• Have native distribution and distributor(s)

    • Land owner education and good neighbor relationships with Ranchers

    • Peyotero education

    • Have a comfortable home for people coming for medicine

    • Protect the whole Peyote region

  • Reconnect people directly with the responsibility of taking care of the Medicine

    • Pilgrimage - like in the old days - for direct harvests - including areas designated to different cultures/tribes.

    • Bring seeds back for planting

    • Focus on the Youth

    • Share what is going on with Native American Church and ABNDN folk

    • Make a website to share information

  • Address security and poaching issues

  • Maintain good relations with DEA and other important agencies

To support and direct these activities, each organization held Prayers on the land that first year and we had the first two harvests be for and by the Youth - this helped to keep the focus always on the needs and health of future generations.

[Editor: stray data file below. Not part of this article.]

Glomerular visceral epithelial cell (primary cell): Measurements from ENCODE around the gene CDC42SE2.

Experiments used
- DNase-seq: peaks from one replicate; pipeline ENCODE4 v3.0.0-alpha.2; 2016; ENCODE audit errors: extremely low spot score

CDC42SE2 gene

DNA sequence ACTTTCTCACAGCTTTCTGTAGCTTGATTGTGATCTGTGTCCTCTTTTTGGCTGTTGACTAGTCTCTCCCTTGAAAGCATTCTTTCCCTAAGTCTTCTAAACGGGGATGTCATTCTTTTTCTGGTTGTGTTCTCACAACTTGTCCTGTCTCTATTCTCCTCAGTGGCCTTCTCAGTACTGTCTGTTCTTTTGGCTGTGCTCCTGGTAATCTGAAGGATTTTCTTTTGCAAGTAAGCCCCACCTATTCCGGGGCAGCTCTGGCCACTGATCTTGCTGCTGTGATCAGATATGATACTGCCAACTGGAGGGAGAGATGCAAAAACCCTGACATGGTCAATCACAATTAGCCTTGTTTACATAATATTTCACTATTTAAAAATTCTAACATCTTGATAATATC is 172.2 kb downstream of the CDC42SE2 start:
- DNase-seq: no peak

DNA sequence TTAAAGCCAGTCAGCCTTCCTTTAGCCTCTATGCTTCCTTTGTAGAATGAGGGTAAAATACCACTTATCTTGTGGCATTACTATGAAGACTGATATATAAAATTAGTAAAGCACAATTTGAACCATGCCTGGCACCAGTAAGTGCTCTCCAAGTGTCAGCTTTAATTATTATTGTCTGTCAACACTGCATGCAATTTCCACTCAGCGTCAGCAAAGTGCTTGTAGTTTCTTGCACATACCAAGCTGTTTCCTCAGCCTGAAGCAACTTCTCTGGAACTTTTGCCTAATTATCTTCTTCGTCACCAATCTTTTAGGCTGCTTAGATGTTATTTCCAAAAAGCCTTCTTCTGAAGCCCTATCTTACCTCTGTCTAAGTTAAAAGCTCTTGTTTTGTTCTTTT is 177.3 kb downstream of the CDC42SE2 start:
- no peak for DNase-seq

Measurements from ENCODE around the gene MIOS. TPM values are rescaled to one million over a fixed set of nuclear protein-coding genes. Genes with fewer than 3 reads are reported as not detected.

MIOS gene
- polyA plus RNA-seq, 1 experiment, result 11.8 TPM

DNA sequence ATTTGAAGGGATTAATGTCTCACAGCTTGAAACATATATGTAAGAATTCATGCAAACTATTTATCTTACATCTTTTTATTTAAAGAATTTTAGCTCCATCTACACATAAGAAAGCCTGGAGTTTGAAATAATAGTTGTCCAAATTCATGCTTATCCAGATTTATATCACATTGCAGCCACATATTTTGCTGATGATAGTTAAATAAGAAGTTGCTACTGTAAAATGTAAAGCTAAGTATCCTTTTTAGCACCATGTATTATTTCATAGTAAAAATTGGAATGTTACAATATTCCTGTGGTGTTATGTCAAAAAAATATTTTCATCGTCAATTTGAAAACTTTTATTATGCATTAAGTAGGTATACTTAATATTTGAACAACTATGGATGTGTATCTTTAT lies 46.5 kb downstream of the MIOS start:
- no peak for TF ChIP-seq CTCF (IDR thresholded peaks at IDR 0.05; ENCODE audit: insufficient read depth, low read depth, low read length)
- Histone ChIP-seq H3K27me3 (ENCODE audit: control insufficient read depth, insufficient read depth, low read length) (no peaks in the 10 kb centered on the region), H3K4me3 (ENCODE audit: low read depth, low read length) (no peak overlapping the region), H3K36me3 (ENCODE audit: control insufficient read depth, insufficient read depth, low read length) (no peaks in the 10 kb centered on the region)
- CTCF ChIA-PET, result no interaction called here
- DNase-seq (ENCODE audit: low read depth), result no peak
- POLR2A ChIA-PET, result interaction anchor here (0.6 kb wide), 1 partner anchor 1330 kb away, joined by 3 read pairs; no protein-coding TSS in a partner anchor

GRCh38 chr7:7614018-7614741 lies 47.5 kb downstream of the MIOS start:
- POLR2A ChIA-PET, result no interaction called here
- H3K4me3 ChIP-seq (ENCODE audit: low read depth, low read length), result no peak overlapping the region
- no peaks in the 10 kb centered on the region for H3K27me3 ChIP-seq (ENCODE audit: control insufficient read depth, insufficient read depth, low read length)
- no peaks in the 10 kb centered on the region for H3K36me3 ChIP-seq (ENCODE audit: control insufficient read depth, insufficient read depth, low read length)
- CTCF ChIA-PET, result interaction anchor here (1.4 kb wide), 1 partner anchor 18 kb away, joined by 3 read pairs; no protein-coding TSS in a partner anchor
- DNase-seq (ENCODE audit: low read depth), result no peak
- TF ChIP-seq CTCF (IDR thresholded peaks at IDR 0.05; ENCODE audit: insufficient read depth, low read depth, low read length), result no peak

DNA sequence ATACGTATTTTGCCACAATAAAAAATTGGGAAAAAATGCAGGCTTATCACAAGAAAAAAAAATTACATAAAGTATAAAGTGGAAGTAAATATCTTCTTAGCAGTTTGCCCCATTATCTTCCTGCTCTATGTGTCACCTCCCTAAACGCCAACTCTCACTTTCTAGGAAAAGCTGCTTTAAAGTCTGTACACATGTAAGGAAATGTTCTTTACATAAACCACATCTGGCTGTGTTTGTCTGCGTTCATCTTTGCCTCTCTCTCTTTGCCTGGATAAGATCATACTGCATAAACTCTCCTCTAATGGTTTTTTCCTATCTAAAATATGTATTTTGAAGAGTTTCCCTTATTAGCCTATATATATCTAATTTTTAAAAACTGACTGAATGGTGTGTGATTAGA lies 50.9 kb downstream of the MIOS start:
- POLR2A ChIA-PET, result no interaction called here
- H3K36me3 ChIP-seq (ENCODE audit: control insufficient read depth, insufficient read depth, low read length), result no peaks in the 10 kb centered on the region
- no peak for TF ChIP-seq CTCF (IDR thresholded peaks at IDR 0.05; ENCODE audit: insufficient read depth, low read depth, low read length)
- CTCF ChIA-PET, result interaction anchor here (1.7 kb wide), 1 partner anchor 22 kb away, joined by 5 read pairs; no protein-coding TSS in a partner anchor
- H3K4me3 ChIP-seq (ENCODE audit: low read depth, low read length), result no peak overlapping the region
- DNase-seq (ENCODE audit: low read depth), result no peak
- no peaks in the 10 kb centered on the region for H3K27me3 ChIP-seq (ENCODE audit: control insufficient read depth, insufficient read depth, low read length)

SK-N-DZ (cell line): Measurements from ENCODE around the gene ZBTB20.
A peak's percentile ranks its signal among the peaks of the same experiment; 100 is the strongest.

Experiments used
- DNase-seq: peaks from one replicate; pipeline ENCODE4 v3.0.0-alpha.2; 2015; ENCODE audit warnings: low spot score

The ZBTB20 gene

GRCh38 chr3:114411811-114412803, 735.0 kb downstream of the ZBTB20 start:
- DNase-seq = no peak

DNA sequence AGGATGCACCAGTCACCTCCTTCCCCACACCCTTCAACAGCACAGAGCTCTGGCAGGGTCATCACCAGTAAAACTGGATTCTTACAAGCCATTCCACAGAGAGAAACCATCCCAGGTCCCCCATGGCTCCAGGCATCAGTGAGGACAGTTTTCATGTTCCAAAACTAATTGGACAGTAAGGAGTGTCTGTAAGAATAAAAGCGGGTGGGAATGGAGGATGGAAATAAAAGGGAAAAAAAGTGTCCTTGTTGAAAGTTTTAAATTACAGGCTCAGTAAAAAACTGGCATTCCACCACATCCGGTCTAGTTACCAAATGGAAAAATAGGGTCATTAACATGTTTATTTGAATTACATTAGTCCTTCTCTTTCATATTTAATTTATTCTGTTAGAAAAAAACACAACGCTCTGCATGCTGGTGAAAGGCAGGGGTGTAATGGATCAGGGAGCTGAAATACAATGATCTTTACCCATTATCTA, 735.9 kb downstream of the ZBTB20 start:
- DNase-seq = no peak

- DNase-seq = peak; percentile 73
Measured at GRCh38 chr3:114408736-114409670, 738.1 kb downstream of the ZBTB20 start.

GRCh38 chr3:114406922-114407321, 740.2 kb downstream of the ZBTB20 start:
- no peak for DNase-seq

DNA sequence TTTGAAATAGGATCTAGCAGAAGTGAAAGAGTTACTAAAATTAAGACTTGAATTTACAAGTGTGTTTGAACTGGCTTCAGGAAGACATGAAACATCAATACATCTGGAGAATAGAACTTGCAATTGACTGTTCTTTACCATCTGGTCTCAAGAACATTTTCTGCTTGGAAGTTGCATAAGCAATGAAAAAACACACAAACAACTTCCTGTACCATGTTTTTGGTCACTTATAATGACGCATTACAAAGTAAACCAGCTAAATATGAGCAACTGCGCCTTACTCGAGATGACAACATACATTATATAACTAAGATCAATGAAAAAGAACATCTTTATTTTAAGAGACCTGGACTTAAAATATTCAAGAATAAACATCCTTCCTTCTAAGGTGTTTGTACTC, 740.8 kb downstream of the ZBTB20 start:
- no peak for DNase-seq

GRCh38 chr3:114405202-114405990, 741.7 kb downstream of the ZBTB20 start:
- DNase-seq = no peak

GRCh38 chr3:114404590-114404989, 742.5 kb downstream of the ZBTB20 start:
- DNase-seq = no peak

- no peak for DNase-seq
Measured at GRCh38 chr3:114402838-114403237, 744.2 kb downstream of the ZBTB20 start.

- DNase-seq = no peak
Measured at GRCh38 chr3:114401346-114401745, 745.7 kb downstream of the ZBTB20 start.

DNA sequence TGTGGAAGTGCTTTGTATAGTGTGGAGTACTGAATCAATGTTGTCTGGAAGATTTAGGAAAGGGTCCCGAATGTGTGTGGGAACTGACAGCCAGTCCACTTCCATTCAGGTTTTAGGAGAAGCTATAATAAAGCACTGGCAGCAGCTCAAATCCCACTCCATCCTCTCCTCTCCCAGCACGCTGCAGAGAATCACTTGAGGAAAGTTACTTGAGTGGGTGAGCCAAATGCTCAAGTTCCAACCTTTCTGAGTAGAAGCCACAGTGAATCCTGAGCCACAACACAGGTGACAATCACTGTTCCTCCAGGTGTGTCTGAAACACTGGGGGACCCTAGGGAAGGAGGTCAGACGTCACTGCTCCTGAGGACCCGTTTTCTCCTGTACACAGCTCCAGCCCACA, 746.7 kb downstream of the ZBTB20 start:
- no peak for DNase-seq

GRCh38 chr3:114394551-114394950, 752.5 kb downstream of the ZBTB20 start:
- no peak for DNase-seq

Each of the four forming organizations mentioned in Grandma Amadas book, hosted a ceremony on the new land, first ABNDN then NACNA, then South Dakota, and finally later that year Native American Church of Oklahoma. Since then - there has always been Ceremony, offerings, and prayer with each of the Board of Directors meetings. Thomas Woody, even sewed the project a tipi to be available to all, which was dedicated in April of 2019. In 2019, the two youth harvests, hosted by NACNA and ABNDN, were initiated with offerings and the youth were instructed in how to always begin Peyote harvest time with prayer, offerings, introducing yourself to the medicine, cutting properly (so plants regrow for next time), and discussions of the connection, offering, and responsibility between Native peoples and this Medicine.